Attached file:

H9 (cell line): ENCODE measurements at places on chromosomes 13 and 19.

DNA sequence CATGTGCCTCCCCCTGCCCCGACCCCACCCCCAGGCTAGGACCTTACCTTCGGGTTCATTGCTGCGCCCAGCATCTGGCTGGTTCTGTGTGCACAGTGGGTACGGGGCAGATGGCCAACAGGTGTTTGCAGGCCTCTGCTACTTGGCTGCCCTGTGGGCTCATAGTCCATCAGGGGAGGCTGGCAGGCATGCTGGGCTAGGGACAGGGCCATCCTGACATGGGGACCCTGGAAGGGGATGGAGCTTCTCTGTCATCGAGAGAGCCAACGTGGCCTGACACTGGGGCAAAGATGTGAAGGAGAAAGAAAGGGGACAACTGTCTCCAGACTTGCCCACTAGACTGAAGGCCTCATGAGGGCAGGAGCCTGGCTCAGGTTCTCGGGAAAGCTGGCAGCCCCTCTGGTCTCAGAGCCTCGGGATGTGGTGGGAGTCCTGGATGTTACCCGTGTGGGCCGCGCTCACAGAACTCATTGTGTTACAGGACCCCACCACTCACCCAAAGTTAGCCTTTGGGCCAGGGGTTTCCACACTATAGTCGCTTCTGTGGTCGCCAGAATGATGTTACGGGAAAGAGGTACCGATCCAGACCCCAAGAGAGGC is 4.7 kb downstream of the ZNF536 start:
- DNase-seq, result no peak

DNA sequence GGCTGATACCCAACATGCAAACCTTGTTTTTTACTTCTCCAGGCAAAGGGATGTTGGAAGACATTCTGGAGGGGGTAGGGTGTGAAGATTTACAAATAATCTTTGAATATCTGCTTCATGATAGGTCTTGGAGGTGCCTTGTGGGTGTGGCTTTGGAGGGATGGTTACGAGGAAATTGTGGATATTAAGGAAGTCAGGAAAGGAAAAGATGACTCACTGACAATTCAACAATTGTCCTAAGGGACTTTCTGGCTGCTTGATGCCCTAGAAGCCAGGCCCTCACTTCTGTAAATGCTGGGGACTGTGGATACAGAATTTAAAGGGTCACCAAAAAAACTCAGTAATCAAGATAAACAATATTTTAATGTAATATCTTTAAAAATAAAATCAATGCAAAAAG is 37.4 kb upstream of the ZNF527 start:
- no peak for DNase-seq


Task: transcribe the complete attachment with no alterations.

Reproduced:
H9 (cell line): ENCODE measurements at places on chromosomes 13 and 19.

DNA sequence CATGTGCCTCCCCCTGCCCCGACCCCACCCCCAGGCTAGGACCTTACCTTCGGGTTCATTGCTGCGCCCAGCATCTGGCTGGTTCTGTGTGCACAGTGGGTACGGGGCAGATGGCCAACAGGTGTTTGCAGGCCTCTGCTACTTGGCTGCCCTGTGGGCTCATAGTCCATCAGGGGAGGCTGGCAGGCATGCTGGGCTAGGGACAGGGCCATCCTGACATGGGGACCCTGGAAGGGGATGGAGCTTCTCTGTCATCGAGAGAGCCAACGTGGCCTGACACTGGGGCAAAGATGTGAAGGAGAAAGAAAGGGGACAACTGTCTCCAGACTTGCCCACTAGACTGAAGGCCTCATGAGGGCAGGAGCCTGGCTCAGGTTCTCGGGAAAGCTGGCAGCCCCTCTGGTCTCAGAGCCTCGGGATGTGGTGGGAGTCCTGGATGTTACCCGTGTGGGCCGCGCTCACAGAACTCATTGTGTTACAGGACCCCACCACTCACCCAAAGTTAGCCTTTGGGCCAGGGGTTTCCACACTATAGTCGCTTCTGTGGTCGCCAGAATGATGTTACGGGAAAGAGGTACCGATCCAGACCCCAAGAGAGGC is 4.7 kb downstream of the ZNF536 start:
- DNase-seq, result no peak

DNA sequence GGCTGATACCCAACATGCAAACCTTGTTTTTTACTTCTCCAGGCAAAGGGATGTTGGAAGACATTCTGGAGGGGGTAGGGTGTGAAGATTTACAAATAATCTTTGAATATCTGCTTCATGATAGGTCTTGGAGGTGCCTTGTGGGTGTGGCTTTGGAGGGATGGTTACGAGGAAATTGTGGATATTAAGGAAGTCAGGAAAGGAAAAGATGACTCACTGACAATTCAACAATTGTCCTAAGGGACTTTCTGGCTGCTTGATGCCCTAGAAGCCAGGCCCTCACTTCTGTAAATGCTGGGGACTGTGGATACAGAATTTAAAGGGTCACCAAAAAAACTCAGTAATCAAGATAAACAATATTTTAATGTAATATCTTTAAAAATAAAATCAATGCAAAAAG is 37.4 kb upstream of the ZNF527 start:
- no peak for DNase-seq